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Recognize the Purpose behind the Strategy

Wanting to come up with a shared goal is a wonderful first step,

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but it’s not enough. Once we’ve had a change of heart, we need

to change our strategy. Here’s the problem we have to fix: When

we find ourselves at an impasse, it’s because we’re asking for one

thing and the other person is asking for something else. We think

we’ll never find a way out because we equate what we’re asking

for with what we want. In truth, what we’re asking for is the

strategy we’re suggesting to get what we want. We confuse wants

or purpose with strategies. That’s the problem.

For example, I come home from work and say that I want to

go to a movie. You say that you want to stay home and relax.

And so we debate: movie, TV, movie, read, etc. We figure we’ll

never be able to resolve our differences because going out and

staying home are incompatible.

In such circumstances we can break the impasse by asking

others, “Why do you want that?” In this case,




“Why do you want to stay home?”

“Because I’m tired of running around and dealing with the

hassle of the city.”

“So you want peace and quiet?”

“Mostly. And why do you want to go to a movie?”

“So I can spend some time with you away from the kids .”

Before you can agree on a Mutual Purpose, you must know

what people’s real purposes are. So step out of the content of the

conversation-which is generally focused on strategies-and

explore the purposes behind them.

When you do this, new options become possible. When you

release your grip on your strategy and focus on your real pur­

pose, you open up the possibility of finding new alternatives that

can serve Mutual Purpose.

“You want peace and quiet, and I want time with you away

from the kids . So if we can come up with something that is

quiet and away, we’ll both be happy. Is that right?”

“Absolutely. What if we were to take a drive up the

canyon and . . . ”

Invent a Mutual Purpose

Sometimes when we recognize the purposes behind our strategies,

we discover that we actually have compatible goals. From there

you simply come up with common strategies. But we’re not always

so lucky. For example, you find out that your genuine wants and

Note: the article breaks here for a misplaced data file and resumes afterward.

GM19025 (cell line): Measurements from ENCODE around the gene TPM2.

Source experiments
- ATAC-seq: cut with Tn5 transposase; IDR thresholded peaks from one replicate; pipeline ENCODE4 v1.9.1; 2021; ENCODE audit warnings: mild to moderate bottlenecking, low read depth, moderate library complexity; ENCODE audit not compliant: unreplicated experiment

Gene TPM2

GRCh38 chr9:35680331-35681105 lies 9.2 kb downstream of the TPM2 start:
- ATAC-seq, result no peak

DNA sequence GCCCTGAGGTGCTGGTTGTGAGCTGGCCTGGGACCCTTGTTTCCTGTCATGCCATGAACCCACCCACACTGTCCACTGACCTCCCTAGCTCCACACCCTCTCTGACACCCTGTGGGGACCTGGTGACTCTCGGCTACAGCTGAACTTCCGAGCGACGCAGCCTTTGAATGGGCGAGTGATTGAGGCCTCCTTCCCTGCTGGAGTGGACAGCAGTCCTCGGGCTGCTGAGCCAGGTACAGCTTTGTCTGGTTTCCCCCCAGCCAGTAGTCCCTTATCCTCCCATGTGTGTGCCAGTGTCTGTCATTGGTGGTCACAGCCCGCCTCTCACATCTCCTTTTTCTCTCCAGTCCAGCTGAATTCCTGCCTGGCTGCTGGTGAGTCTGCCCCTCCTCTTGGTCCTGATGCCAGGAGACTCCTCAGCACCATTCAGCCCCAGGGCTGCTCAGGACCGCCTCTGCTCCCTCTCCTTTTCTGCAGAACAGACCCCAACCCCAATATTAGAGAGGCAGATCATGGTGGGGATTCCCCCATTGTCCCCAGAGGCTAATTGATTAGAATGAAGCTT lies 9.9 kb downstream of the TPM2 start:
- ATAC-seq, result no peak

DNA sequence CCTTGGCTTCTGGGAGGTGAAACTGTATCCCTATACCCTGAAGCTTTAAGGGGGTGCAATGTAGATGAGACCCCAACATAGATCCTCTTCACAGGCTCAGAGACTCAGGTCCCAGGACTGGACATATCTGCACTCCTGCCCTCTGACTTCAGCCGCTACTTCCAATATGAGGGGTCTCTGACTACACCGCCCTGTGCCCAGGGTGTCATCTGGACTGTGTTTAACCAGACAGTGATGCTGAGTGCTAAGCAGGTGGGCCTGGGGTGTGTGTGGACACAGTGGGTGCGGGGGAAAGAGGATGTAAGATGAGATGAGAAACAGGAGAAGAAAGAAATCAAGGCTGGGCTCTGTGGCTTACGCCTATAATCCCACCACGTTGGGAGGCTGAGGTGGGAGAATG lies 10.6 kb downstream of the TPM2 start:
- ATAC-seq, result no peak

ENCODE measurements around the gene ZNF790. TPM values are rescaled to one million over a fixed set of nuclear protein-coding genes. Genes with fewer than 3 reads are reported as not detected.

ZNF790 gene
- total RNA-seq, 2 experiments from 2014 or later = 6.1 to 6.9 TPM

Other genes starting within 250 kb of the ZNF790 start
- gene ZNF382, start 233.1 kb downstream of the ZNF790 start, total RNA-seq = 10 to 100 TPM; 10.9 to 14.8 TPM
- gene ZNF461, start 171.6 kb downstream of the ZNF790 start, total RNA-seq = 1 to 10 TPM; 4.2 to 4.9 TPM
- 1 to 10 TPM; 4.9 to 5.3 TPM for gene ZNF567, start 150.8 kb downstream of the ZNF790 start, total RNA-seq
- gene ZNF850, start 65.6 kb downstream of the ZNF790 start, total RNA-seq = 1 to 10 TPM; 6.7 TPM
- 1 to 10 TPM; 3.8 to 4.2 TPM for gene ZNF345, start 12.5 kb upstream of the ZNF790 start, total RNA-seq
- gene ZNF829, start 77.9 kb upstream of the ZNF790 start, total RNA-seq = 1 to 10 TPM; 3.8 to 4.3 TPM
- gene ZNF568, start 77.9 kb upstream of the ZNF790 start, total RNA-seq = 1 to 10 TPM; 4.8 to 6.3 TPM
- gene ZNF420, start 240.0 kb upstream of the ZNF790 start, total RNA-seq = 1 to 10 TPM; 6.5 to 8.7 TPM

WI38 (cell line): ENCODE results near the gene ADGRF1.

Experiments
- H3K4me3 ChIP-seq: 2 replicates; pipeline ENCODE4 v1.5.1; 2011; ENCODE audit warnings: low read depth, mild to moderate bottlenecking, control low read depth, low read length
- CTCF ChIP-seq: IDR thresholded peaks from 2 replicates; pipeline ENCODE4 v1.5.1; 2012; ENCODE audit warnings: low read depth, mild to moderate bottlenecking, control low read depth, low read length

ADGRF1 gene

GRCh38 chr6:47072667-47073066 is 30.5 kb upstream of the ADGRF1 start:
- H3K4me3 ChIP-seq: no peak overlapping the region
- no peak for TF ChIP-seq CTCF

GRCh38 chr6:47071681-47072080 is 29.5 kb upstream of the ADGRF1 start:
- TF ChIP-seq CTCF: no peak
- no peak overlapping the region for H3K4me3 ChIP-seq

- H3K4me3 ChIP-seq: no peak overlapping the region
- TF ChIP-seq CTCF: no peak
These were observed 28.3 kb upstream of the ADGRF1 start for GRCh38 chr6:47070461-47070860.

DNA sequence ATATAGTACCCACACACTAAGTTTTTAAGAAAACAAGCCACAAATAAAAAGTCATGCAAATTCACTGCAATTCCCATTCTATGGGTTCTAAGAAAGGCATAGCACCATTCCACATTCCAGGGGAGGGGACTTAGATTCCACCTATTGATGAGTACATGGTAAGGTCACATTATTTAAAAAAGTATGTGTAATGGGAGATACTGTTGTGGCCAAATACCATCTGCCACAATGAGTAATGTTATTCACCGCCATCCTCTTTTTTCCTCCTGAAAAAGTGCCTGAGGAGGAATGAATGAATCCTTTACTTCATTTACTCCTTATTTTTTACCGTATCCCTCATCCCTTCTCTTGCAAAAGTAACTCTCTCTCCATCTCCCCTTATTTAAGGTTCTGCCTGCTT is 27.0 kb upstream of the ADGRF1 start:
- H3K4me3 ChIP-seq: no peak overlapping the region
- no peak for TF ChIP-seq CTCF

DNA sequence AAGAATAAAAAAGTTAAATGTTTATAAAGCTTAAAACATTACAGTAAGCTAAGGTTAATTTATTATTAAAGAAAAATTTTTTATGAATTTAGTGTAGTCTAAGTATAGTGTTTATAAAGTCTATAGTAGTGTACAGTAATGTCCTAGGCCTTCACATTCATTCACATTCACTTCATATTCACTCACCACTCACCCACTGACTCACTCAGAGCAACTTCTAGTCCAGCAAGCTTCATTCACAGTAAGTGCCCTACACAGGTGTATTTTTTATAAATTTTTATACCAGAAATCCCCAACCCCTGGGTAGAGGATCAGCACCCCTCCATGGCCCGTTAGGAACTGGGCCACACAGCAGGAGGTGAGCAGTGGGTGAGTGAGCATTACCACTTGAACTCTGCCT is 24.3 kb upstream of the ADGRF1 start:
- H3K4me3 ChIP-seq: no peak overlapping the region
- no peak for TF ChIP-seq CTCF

goals cannot be served except at the expense of the other person’s.

I n this case you cannot discover a Mutual Purpose, so you must

actively invent one.

To invent a Mutual Purpose, move to more encompassing goals.

Find an objective that is more meaningful or more rewarding than




the ones that divide the various sides . For instance, you and your

spouse may not agree on whether or not you should take the pro­

motion, but you can agree that the needs of your relationship

and the children come before career aspirations. By focusing on

higher and longer-term goals, you can find a way to transcend

short-term compromises, build Mutual Purpose, and get to dia­


Ilrainstorm New Strategies

Once you’ve built safety by finding a shared purpose, you should

now have enough safety to return to the content of the conver­

sation. It’s time to step back into the dialogue and brainstorm

strategies that meet everyone’s needs . If you’ve committed to

finding something everyone can agree on, and surfaced what you

really want, you’ll no longer be spending your energy on unpro­

ductive conflict. Instead, you’ll be actively coming up with

options that can serve everyone.

Suspend judgment and think outside the box for new alterna­

tives . Can you find a way to work in a job that is local and still

meets your career goals? Is this job with this company the only

thing that will make you happy? Is a move really necessary in

this new job? Is there another community that could offer your

family the same benefits? If you’re not willing to give creativity

a try, it’ll be impossible for you to jointly come up with a mutu­

ally acceptable option. If you are, the sky’s the limit.

CRIB to Get to Mutual Purpose

So when you sense that you and others are working at cross­

purposes, here’s what you can do. First, step out of the content

of the conflict. Stop focusing on who thinks what. Then CRIB

your way to Mutual Purpose.




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